As we noted yesterday, the January 1 deadline for North Korea to turn in a complete accounting of its nuclear-weapons program, as it agreed to do last February, has come and gone without any sign that this homework assignment will ever be turned in.
The “silence has generated unease, even embarrassment, among North Korea’s counterparts in the six-party talks hosted by China,” reports the Economist. But the Chinese were not among those embarrassed. They described the delay simply as “natural.”
The Bush administration, on the other hand, reacted more belligerently, calling the North Korean misbehavior “unfortunate.” But such a harsh word is now generating repercussions.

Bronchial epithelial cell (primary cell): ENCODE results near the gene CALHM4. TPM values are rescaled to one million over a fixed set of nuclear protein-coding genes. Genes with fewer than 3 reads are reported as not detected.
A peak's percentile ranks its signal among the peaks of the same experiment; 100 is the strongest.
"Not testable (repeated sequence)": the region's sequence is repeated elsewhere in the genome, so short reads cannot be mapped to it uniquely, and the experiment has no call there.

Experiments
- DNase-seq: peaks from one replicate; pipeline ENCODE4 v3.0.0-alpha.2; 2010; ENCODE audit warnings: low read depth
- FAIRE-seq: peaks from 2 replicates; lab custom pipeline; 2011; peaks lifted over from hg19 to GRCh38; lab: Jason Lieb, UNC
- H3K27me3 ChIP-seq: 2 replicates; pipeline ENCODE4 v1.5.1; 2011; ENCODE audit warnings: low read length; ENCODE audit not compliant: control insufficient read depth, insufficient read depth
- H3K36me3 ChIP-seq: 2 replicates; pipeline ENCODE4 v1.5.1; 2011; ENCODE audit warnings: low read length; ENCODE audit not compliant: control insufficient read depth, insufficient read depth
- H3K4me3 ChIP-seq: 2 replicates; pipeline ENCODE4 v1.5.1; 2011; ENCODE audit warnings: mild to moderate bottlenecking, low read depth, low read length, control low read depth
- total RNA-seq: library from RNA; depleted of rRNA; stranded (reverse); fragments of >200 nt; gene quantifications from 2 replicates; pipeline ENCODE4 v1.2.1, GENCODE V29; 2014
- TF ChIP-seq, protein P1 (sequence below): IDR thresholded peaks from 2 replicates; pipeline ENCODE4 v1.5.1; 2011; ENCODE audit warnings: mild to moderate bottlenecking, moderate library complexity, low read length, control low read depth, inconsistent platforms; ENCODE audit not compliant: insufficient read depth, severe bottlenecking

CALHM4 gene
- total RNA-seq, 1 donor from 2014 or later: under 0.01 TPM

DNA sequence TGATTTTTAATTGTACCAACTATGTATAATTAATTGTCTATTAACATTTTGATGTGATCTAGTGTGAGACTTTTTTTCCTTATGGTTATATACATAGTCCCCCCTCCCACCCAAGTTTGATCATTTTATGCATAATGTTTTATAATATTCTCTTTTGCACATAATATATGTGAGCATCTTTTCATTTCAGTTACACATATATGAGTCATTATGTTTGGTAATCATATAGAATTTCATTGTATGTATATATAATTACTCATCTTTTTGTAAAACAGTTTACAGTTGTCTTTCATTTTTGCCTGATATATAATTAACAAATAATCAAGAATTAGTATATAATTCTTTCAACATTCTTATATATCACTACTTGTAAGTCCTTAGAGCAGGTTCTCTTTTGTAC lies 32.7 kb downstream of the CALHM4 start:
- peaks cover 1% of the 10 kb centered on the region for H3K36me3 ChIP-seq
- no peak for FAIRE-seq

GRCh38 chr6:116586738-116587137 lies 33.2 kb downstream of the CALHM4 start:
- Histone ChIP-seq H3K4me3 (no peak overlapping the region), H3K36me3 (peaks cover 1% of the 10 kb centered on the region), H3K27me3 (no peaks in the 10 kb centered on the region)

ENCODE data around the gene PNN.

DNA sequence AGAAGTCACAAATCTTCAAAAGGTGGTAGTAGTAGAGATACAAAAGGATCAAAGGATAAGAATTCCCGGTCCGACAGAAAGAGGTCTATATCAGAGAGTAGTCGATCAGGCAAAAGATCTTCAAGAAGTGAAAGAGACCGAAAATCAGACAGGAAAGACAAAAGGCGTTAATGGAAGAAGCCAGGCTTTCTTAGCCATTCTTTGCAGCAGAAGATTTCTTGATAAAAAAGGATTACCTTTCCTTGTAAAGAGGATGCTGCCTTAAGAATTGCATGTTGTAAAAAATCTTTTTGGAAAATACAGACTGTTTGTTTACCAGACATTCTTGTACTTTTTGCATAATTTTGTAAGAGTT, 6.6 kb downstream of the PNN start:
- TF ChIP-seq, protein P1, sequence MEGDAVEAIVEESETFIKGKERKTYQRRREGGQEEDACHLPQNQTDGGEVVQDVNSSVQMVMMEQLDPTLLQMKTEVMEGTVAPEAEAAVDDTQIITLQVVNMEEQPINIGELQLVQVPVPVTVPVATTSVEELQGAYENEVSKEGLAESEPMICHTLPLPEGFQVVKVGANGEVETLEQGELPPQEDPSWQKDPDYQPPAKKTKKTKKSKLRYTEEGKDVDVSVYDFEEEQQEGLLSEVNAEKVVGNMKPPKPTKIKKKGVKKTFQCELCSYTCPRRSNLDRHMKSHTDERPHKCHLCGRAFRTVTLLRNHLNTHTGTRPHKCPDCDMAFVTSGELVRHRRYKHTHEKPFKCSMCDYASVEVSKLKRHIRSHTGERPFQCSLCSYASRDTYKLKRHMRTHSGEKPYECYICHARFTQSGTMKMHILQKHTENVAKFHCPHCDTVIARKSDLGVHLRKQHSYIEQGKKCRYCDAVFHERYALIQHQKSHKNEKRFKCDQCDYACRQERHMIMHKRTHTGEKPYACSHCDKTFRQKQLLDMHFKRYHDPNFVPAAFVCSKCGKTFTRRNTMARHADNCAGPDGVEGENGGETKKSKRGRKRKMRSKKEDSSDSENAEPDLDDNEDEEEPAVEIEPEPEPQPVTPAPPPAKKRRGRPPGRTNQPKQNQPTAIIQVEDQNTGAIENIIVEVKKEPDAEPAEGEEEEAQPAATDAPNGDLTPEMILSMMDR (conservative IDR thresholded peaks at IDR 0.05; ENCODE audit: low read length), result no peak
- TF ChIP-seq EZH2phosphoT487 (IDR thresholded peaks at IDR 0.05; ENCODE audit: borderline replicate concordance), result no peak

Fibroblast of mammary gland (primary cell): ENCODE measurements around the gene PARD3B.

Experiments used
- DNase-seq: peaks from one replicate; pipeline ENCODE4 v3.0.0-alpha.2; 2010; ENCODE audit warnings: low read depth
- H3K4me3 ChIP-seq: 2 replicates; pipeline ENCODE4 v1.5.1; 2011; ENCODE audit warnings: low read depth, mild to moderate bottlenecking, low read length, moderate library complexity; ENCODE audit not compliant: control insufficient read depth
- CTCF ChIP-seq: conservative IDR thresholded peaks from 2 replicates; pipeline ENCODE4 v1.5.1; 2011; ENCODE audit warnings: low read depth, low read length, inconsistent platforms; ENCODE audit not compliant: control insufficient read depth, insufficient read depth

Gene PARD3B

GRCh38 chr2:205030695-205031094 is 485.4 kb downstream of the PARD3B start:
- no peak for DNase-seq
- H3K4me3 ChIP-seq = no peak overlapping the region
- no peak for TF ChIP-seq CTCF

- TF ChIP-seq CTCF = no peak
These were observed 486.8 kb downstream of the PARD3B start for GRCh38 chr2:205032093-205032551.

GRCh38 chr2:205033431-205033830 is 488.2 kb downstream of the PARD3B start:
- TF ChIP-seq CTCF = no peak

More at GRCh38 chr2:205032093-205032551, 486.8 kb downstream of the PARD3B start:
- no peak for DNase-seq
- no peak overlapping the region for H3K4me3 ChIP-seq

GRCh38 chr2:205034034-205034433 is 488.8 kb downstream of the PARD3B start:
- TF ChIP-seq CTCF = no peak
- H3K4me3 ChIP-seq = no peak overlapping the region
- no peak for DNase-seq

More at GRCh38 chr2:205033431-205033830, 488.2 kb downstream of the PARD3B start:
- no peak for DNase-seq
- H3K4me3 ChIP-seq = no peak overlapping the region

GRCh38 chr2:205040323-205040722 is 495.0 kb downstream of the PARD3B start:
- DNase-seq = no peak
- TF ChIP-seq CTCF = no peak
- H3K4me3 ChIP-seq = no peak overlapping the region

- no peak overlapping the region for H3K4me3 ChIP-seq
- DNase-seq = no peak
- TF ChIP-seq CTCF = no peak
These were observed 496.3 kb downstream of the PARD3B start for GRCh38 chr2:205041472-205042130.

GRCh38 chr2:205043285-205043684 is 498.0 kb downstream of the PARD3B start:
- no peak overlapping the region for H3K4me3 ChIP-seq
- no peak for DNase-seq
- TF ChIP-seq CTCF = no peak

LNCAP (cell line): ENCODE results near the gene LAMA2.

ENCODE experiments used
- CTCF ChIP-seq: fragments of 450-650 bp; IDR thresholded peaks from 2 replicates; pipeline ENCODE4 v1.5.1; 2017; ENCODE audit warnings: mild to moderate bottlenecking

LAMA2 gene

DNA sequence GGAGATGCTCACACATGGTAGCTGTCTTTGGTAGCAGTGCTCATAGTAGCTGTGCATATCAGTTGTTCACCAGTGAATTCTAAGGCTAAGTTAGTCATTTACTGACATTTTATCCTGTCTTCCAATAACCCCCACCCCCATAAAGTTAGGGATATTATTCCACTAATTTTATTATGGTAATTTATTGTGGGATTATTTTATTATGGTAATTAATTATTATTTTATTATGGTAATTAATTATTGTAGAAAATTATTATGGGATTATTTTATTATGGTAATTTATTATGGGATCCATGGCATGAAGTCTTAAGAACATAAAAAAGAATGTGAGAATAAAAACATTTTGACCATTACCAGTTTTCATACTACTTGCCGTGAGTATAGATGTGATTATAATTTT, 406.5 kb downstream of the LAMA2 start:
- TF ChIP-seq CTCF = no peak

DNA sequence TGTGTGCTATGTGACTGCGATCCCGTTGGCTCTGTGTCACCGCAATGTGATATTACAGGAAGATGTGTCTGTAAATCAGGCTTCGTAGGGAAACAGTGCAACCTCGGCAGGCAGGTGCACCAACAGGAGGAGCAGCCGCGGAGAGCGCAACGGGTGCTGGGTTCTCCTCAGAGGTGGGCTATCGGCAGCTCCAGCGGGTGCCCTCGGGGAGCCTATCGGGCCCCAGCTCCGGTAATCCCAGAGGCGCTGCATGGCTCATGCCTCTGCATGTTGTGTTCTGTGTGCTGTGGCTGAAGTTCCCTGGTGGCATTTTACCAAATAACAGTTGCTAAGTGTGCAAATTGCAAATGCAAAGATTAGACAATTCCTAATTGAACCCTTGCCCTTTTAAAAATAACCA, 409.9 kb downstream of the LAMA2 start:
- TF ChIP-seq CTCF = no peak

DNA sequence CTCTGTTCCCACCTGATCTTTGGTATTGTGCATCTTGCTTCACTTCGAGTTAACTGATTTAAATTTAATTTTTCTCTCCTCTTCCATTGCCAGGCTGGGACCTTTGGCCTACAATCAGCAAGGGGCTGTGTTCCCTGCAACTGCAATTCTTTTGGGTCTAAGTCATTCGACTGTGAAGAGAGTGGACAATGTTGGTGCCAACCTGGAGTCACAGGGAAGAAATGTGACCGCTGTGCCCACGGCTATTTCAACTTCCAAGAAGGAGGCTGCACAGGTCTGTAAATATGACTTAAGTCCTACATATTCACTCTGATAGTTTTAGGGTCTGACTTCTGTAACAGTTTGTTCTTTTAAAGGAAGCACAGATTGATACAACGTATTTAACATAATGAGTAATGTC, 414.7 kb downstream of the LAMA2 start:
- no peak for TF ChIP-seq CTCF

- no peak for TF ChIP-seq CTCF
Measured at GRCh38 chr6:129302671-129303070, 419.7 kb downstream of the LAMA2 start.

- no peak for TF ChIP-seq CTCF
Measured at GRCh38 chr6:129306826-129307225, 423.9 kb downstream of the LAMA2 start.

Today, North Korea’s main newspaper, Rodong Sinmun announced that the North will “continue to harden its war deterrent further in response to the U.S. stepping up its nuclear war moves.” The Los Angeles Times explains that North Korean talk about bolstering its nuclear deterrent “usually means it thinks international powers are not treating it properly.” In Korean culture, showing respect is critical. Obviously, the State Department should have been more deferential.
To revive the talks, which have been generating so many valuable broken promises, the United States should now reverse course, publicly declare that the word “unfortunate” was unfortunate, and join the Chinese in calling the North Korean delay “natural.”